Governments. But two reservations should be noted: the one is
the tendency in recent years (against the objections of Trinidad and
Tobago in particular) to convert them into large meetings including
other Ministers and advisers which is inimical to the intimate dis-
cussions which are essential; and the other is that the Windward and
Leeward Islands, as already suggested above, should be represented
by only one person.
A third constitutional point, prominent in the experience of the
former Federation but somewhat modified by recent movements
towards co-ordination, relates to the question of States rights in
foreign affairs. Always bearing in mind the undesirability of dupli-
cation and the costs involved, the argument runs, the units could
nonetheless well be free, as the Australian States do with their offices
in London, to handle by themselves such matters as their students
abroad, purchases, and industrial promotion under the broad
umbrella of Federal policy regarding foreign investment.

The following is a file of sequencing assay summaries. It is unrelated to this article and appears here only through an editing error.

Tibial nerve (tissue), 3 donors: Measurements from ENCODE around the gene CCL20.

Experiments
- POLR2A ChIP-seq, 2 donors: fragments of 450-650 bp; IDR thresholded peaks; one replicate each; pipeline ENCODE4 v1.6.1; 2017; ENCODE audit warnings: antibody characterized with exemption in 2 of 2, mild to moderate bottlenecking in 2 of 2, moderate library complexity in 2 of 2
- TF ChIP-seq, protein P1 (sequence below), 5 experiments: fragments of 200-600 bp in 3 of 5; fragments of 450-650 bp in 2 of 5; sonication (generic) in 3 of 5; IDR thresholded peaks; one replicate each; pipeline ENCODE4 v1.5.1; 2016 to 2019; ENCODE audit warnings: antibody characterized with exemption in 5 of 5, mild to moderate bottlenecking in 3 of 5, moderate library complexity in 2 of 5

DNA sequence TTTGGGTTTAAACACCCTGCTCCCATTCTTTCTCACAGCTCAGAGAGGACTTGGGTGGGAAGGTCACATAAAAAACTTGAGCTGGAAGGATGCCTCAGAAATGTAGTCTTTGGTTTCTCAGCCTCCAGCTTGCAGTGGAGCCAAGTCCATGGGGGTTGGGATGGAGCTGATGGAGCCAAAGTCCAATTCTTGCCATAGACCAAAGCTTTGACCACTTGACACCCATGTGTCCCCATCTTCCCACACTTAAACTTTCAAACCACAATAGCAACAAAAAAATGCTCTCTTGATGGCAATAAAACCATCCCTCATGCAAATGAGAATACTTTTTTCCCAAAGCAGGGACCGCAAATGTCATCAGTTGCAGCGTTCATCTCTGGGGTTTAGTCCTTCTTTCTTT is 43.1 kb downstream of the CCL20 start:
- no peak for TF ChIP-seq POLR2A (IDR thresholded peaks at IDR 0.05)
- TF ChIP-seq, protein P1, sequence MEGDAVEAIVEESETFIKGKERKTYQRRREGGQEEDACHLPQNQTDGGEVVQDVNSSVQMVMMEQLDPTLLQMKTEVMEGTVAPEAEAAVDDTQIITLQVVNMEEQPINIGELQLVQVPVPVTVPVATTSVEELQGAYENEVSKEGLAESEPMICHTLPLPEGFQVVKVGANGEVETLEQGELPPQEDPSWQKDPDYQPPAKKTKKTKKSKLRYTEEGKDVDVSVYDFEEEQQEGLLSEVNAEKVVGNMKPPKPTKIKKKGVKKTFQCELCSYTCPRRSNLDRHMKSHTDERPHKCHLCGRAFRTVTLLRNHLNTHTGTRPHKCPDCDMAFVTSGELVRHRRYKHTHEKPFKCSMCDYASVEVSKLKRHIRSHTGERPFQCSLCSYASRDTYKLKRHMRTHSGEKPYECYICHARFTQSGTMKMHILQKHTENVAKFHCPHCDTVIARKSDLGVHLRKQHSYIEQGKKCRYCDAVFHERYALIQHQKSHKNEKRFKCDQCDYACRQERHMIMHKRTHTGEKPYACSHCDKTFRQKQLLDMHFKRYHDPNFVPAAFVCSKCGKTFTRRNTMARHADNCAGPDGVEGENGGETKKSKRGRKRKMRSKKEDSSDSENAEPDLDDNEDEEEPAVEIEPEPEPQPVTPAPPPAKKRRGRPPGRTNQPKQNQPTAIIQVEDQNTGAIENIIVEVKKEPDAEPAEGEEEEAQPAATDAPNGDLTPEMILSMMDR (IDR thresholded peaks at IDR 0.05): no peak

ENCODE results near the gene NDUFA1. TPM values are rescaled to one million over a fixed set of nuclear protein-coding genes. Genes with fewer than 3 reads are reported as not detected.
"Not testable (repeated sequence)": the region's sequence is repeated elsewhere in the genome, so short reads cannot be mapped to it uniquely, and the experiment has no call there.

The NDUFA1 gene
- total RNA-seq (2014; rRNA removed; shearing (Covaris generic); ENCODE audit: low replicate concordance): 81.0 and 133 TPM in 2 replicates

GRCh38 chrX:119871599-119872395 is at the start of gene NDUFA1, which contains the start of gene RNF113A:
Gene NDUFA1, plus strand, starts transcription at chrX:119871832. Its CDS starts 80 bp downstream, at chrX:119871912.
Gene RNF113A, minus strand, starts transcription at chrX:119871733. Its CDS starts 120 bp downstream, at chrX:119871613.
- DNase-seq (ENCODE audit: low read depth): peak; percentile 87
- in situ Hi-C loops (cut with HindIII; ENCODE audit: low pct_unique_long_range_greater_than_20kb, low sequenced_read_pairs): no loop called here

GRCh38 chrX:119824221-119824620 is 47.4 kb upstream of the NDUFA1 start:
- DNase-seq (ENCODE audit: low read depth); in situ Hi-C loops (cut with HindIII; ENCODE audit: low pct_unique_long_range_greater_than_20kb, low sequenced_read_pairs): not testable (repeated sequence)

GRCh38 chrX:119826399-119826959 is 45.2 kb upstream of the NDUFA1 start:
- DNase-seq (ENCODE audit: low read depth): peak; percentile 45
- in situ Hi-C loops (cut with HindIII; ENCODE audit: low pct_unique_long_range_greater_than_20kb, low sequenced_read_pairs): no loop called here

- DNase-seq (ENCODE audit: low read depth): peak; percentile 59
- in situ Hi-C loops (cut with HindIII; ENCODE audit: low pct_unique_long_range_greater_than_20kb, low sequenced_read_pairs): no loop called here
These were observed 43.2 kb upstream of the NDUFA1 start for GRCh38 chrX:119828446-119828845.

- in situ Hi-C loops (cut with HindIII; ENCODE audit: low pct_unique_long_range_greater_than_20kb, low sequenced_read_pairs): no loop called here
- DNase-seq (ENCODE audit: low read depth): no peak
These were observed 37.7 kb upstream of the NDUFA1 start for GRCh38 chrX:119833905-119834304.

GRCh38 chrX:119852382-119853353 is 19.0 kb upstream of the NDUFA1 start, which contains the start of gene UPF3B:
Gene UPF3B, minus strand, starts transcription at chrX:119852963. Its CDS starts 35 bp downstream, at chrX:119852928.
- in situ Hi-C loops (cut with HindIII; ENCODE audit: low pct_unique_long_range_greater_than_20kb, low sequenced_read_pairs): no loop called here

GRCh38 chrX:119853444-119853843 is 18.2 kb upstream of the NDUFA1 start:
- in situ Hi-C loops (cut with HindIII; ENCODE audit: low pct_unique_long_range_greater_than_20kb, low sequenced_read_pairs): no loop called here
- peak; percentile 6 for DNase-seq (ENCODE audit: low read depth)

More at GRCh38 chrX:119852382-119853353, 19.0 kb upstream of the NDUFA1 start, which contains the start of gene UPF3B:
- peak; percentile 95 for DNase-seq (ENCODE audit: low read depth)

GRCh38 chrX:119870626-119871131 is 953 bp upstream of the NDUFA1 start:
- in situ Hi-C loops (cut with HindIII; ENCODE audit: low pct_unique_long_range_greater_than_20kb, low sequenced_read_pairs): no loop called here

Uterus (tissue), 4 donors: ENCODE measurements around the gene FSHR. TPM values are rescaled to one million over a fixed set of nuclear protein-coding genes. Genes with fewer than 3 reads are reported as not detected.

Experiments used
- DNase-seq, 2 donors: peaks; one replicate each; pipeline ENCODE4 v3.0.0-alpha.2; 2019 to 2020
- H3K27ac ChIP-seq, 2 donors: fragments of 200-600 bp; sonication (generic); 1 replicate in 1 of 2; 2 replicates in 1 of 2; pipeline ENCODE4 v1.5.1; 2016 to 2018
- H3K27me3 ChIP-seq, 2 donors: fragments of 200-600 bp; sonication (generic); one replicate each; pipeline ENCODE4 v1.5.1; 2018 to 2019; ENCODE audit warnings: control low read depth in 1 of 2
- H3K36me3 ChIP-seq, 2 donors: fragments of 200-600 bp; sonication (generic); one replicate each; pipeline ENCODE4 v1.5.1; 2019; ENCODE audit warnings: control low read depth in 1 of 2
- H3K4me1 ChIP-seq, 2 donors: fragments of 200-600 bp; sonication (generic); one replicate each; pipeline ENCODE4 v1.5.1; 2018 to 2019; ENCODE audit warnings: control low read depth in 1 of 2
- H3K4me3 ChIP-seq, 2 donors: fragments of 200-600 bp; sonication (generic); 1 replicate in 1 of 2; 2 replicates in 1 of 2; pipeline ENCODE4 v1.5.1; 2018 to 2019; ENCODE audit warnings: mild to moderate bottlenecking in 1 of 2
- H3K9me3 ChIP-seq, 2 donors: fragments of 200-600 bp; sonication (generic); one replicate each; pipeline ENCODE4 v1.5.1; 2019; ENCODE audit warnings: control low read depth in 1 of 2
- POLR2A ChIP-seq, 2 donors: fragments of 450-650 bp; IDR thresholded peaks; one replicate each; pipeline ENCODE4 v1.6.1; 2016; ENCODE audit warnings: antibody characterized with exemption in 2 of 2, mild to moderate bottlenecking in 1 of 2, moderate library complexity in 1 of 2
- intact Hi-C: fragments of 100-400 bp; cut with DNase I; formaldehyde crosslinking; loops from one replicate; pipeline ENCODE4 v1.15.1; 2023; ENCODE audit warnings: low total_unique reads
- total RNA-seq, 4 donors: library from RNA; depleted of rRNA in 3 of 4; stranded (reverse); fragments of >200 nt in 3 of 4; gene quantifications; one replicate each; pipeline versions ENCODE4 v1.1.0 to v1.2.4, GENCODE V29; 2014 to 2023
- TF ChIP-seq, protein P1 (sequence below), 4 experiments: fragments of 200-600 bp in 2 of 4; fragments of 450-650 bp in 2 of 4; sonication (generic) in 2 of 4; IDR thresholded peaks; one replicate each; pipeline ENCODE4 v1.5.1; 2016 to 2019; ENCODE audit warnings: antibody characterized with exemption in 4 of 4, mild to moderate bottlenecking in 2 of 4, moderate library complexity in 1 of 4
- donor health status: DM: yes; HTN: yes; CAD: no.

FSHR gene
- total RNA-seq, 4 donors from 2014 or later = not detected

While defence is a Federal matter, within the limits of the
resources available, with internal security essentially a matter of local
concern, it has been suggested that, in these days of international
lawlessness, with riots just around the corner (not infrequently
having some measure of outside intervention), the Federation should
have a highly mobile, well-equipped police unit, to deal also with
organised crime with particular reference to narcotics.
The Indian experience suggests further that the Federal Govern-
ment should have the power to suspend the constitution of a State
Government in such clearly defined cases as the total breakdown of
law and order in the Unit, the illicit assumption of power over a
State Government, or the refusal of a State Government to recognize
the orders of a Federal Court.
In the context of the catastrophic.brain drain of high quality
West Indians in the Public Service, whether in the administrative or
professional branches, the Public Service areas should be federalised
-a logical sequence to a recent agreement regarding the exchange